All there is left to do is put it all together. I was able to seat my chassis directly into the body and use the two holes I drilled for the Solar Panel tubes as a guide and to stabilize everything. I was able to move the perfboards up and down via the threaded rod for a perfect fit. Once that was complete I pre charged my batteries and uploaded my program. Now I have my own "Spy Satellite".  I nick named it "Obama 1" . President kinda has some big ears lol.

If you have any questions feel free to ask! and don't forget to vote for me for the "Celestron Space Challenge"

Also note  thanks to my friend Steven for the AWESOME picture of the "Spy Satellite" orbiting our great Earth!
1-40 of 60Next »
OusZ7 days ago
The link for the schematic is not working may you please send me a working link of the entire schematic for this project please and thanks
If you want it to go to the atmosfer
Well you need a helium baloon
debeltron1 month ago
How did you launch it into space?

Sir where this satellite launch means in LEO, MEO or GEO and whats the height of the satellite from the surface of earth.

And plz give your email id for further discussion and launch of the sat

It is not real... It is a toy...

I did some basic research on what sort of requirements there are to launch a satellite into space and if you could figure out a way to seal this against the vacuum and heat the interior above freezing, you'd be able to send this up on the next flight. You'd also need a way to transmit the images captured farther than the 300 feet. Finally, you'd need a way to maintain the orbit that it's in. I figure for this, a couple of cigar tube cannisters of CO2 gas and a RCS array.

Anyhow, that's my two cents...
Putting something in orbit is a lot more involved than that. Electronics in general tolerate low temperatures quite well despite official specifications saying otherwise. There is no need to pressurize it.

The electronics would have to go through a number of tests to see if they're safe for launch. The shake test has destroyed many a board. It's not a trivial task but not overly difficult to design and construct boards that will survive the physical tests for launch tolerance.

The most challenging problem in space is two types of radiation effects which are explained a bit in the link here.
http://klabs.org/DEI/References/design_guidelines/design_series/1258jsc.pdf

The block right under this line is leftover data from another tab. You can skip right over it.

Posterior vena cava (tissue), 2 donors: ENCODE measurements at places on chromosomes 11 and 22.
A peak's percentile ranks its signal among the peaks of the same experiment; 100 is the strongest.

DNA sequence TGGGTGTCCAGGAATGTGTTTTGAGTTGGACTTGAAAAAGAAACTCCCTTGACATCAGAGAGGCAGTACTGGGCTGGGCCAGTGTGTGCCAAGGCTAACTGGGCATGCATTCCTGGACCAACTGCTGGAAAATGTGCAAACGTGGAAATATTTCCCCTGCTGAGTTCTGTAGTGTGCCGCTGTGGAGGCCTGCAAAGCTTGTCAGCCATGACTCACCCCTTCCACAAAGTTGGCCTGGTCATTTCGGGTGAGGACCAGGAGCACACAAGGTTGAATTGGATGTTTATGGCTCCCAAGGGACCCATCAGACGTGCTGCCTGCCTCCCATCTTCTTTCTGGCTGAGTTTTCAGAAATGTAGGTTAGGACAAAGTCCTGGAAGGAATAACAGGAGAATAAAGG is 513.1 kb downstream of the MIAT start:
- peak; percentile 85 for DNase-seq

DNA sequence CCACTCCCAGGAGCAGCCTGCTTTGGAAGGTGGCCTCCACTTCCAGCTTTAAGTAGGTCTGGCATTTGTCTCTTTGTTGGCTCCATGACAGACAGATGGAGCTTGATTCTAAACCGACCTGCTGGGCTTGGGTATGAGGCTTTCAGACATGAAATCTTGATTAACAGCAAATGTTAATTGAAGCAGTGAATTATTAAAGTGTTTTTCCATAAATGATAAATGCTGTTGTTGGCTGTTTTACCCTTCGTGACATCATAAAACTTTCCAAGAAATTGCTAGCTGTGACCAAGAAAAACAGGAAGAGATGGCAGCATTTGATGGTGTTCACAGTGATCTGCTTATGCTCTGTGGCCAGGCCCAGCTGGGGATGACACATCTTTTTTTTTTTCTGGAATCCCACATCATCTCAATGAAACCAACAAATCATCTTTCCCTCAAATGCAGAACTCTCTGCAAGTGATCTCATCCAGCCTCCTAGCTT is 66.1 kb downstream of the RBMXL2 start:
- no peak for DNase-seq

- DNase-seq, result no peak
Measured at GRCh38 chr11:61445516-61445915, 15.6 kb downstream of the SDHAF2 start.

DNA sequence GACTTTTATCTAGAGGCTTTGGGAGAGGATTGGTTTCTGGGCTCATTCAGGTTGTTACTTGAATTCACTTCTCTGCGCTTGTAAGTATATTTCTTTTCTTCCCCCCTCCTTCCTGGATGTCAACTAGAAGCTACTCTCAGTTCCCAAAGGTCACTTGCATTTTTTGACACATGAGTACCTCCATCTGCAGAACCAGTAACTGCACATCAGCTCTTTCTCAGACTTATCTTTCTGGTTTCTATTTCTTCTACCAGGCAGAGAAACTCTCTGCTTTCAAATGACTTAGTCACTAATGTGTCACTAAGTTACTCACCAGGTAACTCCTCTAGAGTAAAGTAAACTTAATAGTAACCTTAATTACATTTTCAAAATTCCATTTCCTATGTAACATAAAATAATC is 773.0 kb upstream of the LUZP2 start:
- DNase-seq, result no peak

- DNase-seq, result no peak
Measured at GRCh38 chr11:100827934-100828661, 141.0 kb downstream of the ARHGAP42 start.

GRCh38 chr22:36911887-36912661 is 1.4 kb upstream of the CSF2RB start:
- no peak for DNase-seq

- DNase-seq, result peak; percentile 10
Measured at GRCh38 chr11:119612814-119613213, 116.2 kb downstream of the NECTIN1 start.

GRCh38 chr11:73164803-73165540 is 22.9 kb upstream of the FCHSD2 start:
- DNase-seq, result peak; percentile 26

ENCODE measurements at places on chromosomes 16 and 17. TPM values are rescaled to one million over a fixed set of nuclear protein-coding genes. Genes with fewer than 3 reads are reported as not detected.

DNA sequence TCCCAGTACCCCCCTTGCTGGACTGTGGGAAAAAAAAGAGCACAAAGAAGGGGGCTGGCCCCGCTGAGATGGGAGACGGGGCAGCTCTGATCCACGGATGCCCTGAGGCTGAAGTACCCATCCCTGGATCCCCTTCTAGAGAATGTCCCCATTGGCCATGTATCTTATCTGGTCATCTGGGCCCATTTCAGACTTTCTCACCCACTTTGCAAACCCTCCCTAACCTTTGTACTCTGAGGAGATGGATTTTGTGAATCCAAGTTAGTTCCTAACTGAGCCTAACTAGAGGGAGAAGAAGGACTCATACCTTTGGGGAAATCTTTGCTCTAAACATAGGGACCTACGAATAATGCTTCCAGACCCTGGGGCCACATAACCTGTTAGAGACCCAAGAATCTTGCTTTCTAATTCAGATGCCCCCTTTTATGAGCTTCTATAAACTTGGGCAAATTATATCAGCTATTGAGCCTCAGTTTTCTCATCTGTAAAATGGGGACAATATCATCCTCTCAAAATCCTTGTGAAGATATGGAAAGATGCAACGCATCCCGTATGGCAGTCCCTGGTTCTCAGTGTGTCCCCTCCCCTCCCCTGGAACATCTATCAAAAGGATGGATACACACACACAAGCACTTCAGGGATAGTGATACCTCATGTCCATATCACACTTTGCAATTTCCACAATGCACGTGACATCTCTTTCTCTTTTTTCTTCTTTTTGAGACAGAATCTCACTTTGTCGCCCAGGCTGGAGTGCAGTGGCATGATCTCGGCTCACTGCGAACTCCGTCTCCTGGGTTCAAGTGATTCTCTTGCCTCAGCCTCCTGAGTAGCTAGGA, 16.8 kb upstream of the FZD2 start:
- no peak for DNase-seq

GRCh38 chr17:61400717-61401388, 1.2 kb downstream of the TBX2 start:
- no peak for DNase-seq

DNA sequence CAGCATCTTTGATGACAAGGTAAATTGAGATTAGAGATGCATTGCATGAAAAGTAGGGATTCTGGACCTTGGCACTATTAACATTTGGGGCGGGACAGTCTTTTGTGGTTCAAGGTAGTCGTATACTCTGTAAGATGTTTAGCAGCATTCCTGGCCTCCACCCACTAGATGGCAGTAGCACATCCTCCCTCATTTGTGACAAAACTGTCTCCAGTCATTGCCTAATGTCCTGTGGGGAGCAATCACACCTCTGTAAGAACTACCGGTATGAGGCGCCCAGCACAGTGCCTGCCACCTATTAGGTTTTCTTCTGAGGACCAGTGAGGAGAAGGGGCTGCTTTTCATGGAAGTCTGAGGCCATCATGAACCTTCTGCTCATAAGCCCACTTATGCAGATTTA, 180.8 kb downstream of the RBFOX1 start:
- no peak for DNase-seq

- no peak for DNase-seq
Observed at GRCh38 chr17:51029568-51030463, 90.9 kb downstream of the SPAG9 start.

That's just an electronic board in space.  When you start talking attitude control and vectoring with thrust the requirements go to a whole new level.  If you have the money it's pretty easy to build a Cubesat from a kit and put it in orbit.  They can't have any type of propellent on board, but they can have attitude control to direct cameras.

No one would launch this, but there's no such restrictions on high altitude balloons...

Actually you might want to read up here on high altitude balloons, but since it has been 2 years since you posted this maybe you've seen it, but at least others can read it now. http://www.faa.gov/aircraft/air_cert/design_approvals/balloons/balloons_regs/

Honestly I have to say I want to build my own space satellite. If I were to build a satellite what should the satellite be built to withstand. I can't find anywhere what the satellite requirements should be. Can anybody help me.

is it easy to make this satellite
Good sir,
Does the thruster head have to look exactly the same? Or could it be something like this:
http://www.amazon.co.uk/BaByliss-For-Men-7630CU-Mini/dp/B004IO2YKS/ref=sr_1_22?ie=UTF8&qid=1380377134&sr=8-22&keywords=babyliss+nose+hair+trimmer+heads

I'm was also curious about the audio bit, I've found the piezo element, but at risk of sounding stupid: What is the actual audio piece we're using? Piezo elements on amazon only look like an enlarged metal washer, yours looks totally different. Also: finding it hard to find a small enough wireless camera. Could you link me to one on ebay/amazon please?
Thanks very much, Solomon.
SpectrHz1 year ago
Saw this a mini Maker faire :)